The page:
Diagnostic image processing on high performance architectures

Amsterdam 21 April 1998 The Italian Inter-University Consortium CINECA is a large supercomputer centre, specialised in vector and parallel optimisation of algorithms and code development in all kinds of scientific fields. Diagnostic medical image processing is one of them. During the ITIS Conference, Dr. Sanzio Bassini and his colleague, Mrs. Cinzia Zannoni, presented some of the European Commission medical projects, in which CINECA has been involved. This interesting contribution showed how High Performance Computer Networking (HPCN) can offer extremely useful support in the pre- and post-processing of medical images, like it did in the ESPRIT based project, referred to as PROMISE.

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The Italian Inter-University Consortium CINECA is a large supercomputer centre, specialised in vector and parallel optimisation of algorithms and code development in all kinds of scientific fields. Diagnostic medical image processing is one of them. During the ITIS Conference, Dr. Sanzio Bassini and his colleague, Mrs. Cinzia Zannoni, presented some of the European Commission medical projects, in which CINECA has been involved. This interesting contribution showed how High Performance Computer Networking (HPCN) can offer extremely useful support in the pre- and post-processing of medical images, like it did in the ESPRIT based project, referred to as PROMISE.

Health care end-users progressively cherish high hopes towards a substantially enhanced speed of data processing, an optimised visualisation accuracy, and a sufficient storage capacity in the field of medical imaging. In this regard, HPCN is able to pay large services to the health care industry, just because it provides the necessary data processing power to meet the requirements expressed by hospital institutions. From a practical point of view, HPCN specialists form an ideal party to contribute in the development of testbed networks to link hospitals, clinics and medical schools by means of a collaborative technology. A second area relates to clinical validation of services. HPCN scientists can use their qualified experience to turn medical imaging systems into user-friendly and accurate presentation services. Still a lot of work needs to be done in this specific domain.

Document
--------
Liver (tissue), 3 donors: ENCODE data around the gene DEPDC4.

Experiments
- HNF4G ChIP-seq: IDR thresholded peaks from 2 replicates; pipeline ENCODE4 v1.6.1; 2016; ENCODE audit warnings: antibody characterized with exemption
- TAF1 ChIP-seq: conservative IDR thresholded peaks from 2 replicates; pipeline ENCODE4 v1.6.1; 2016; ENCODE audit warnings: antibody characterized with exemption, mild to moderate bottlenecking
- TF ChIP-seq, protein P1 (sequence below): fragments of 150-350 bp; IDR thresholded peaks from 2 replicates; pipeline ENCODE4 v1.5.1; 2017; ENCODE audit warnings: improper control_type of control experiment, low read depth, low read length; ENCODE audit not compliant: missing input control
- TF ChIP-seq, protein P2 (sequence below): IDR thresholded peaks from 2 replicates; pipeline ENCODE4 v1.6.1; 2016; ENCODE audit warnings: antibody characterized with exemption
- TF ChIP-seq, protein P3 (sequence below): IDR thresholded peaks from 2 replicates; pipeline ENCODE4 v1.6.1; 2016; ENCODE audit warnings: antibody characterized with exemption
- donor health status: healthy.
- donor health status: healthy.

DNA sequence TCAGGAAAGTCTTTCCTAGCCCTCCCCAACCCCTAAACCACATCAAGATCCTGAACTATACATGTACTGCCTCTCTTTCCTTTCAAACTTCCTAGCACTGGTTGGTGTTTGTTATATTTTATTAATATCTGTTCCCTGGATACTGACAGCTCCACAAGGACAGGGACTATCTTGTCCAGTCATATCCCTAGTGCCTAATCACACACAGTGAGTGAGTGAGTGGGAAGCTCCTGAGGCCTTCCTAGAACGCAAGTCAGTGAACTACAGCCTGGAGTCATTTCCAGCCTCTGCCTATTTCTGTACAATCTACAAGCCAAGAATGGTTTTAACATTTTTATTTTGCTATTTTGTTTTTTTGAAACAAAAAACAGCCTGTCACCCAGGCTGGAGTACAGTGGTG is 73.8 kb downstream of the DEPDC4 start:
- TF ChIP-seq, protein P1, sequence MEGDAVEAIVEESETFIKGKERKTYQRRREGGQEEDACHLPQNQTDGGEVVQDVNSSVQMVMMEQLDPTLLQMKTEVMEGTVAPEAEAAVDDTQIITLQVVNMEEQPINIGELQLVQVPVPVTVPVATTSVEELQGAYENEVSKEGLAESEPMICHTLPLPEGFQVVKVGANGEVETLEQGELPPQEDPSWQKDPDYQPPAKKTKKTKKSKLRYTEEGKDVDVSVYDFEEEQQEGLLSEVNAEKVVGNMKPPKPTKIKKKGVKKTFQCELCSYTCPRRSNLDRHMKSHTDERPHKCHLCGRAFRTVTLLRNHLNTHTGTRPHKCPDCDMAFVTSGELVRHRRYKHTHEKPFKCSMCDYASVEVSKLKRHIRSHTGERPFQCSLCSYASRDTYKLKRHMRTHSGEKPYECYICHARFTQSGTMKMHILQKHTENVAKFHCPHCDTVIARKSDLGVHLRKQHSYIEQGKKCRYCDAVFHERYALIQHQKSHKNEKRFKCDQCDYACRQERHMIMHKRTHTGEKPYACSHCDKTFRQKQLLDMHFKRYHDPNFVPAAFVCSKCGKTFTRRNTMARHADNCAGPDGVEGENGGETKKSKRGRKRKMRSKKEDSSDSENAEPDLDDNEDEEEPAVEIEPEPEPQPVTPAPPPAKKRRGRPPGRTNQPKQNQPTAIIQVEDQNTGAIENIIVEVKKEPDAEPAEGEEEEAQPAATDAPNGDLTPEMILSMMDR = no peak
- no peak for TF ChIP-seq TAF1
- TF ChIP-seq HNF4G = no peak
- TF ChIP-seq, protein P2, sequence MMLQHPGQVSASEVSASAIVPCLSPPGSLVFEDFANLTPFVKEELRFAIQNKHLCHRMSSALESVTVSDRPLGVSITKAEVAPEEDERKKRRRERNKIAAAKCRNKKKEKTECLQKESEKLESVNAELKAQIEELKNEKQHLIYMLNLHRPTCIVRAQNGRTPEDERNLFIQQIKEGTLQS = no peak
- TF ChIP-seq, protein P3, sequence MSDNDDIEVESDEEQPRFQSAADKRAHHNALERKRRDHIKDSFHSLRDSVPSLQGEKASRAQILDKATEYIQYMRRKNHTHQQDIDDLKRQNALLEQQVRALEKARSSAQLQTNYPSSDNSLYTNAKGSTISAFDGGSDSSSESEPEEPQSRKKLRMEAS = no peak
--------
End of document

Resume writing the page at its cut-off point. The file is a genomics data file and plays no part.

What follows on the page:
As for the HPCN requirements, this is a matter of integrating high tech innovations with existing structures in order to improve the performance of storage capacities while possibly reducing the cost at the same time. In any case, users should be kept in the loop at all stages of the optimisation process, since they have to be able to work with the proposed applications and equipment. Towards the European Commission, Dr. Bassini expresses his concern with regard to the problem of the standardisation. Concerted action needs to be undertaken between HPCN and ESPRIT. In addition, it is necessary to develop advanced applications for real time medical simulation and to provide dedicated funding for clinical system validation.

In collaboration with clinical and research institutions, CINECA has actively contributed to the PROMETEO project, trying to perform bone remodelling prediction by means of 3D reconstruction and finite modelling analysis. Mrs. Zannoni introduced some advanced SPECT reconstruction images to the ITIS audience. The application implies a new optimised method to develop an accurate CT scan images plan. HPCN centres can set up remote services with a client side, searching access to the Web server through a Web browser supporting Java applets. Please, check in at the CINECA Web site if you want to know more about HPCN with relationship to medical applications.


Leslie Versweyveld

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